NEW YORK -- Optimism that President Barack Obama and congressional leaders will reach a deal on the budget deficit and avoid the "fiscal cliff" helped stocks notch their first advance in four days.
The market started lower Friday but spiked higher shortly before midday as the top members of the House and Senate spoke at the White House following a closed-door session with Mr. Obama. Republican House Speaker John Boehner and Senate Minority Leader Mitch McConnell both said they offered higher tax revenue as part of a deal.
"It's a good start ... the fact that they were all standing together," said Ben Schwartz, the chief market strategist at Lightspeed Financial, a New York-based broker.
Mitch Stapley, chief investment officer at Fifth Third Asset Management, says investors and traders are likely to be in for a rough ride until the politicians have brokered a deal.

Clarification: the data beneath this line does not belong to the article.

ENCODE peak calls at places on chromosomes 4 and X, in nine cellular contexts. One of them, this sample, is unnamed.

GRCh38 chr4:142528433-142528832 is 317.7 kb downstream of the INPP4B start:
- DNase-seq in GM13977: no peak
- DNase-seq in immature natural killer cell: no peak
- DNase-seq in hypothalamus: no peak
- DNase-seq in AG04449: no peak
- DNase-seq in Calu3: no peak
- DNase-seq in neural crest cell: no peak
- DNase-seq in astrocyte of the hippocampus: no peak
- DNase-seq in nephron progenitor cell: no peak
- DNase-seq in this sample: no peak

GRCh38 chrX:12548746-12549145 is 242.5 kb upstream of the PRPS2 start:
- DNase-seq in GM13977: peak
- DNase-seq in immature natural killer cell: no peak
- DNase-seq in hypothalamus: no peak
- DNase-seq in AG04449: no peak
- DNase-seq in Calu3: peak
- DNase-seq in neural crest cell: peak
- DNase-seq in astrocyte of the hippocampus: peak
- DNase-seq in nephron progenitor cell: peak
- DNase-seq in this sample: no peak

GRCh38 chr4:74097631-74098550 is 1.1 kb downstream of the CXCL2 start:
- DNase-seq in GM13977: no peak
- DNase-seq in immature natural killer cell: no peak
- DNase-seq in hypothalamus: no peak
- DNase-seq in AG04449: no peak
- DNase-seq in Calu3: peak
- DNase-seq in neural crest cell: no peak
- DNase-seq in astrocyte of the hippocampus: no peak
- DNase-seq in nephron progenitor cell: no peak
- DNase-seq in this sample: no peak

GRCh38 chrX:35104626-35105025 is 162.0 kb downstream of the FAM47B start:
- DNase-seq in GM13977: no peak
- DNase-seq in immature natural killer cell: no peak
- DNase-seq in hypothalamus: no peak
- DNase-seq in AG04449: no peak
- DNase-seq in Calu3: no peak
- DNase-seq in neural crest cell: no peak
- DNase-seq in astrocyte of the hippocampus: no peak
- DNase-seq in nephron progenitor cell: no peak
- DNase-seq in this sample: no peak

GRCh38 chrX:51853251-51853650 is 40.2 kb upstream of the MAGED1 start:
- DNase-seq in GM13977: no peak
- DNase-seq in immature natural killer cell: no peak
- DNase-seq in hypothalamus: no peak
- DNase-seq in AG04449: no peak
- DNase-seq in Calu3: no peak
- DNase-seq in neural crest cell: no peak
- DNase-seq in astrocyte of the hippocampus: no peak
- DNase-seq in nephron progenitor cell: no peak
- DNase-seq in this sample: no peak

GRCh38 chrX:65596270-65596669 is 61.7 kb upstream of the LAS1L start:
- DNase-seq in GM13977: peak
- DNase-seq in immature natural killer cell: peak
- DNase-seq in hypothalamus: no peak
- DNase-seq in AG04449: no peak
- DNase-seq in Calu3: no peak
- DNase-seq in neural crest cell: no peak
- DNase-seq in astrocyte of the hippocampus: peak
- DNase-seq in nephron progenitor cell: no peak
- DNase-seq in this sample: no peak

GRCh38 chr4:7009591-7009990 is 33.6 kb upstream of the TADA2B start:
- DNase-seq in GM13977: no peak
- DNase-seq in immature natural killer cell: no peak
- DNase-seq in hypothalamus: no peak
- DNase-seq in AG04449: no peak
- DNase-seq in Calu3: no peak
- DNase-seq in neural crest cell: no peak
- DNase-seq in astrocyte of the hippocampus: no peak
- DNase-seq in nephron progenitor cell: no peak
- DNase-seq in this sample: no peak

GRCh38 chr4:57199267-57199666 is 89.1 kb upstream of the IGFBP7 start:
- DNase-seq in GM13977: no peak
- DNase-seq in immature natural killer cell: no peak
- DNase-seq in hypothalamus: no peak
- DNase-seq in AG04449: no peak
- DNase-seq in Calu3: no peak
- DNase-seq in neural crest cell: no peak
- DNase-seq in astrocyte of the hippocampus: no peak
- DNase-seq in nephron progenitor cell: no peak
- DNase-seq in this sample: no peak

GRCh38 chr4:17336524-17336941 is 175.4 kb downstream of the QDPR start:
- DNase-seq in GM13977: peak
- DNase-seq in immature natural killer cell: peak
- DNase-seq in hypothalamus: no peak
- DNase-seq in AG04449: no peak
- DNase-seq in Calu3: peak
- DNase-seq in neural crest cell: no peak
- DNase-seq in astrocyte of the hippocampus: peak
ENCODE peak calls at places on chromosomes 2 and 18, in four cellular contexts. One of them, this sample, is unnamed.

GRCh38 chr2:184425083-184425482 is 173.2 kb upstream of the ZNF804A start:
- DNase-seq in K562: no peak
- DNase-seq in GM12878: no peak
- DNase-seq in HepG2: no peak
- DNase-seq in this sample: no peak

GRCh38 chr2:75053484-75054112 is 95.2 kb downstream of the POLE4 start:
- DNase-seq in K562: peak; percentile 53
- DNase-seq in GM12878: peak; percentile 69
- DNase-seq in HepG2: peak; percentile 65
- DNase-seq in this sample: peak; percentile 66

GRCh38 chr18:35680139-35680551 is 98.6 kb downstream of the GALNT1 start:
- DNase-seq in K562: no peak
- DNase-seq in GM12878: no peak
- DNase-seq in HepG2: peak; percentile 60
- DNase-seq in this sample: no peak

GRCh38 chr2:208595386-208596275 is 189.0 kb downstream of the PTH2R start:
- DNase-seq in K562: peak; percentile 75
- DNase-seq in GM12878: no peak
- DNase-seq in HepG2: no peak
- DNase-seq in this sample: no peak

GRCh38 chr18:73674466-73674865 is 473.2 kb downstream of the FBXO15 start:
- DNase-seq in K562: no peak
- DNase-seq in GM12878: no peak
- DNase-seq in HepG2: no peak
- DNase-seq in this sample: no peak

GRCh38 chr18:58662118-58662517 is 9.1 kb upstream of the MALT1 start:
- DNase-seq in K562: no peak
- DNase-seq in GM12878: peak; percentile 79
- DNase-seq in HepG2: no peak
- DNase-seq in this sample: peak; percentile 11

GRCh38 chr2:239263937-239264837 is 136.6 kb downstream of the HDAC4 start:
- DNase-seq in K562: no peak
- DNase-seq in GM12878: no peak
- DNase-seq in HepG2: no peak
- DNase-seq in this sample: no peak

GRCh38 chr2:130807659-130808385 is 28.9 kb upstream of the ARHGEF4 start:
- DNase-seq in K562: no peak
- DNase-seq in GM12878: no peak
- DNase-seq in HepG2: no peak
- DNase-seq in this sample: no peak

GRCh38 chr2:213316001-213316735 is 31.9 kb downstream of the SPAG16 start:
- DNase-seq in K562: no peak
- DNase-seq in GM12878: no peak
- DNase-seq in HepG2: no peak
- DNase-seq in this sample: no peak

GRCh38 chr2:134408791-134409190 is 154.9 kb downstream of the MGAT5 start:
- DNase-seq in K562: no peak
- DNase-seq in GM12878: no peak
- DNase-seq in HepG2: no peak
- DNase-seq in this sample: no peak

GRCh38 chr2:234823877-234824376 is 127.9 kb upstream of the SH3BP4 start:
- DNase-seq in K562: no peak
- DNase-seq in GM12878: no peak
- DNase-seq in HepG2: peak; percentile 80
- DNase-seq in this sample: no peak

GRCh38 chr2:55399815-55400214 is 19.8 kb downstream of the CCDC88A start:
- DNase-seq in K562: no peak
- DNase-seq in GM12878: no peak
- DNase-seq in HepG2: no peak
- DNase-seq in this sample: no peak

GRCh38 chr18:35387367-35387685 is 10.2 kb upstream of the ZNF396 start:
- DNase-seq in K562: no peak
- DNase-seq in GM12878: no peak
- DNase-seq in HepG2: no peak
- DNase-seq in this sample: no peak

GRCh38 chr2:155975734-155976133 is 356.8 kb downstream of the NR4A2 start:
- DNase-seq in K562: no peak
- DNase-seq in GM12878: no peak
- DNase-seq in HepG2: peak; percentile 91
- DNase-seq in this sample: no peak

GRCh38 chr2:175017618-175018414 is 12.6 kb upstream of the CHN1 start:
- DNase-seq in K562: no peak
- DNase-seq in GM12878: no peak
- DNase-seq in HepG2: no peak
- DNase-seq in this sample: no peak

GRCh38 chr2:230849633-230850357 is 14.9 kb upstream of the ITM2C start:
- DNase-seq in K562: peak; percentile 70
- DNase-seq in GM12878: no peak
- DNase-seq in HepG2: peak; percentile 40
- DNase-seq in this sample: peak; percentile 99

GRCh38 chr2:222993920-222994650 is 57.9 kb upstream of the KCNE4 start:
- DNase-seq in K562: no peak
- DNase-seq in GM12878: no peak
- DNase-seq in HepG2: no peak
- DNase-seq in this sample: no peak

"Volatility is going to be the hallmark as we go through this process. ... It's going to be a very choppy period coming up," said Mr. Stapley, who is based in Grand Rapids, Mich.
The Dow still ended lower for the week, logging a fourth straight weekly decline. That slump has pared the index's gains for the year to 3 percent. The S&P 500 also ended the week lower, and has fallen three of the last four weeks.
Mixed earnings reports also weighed on stocks.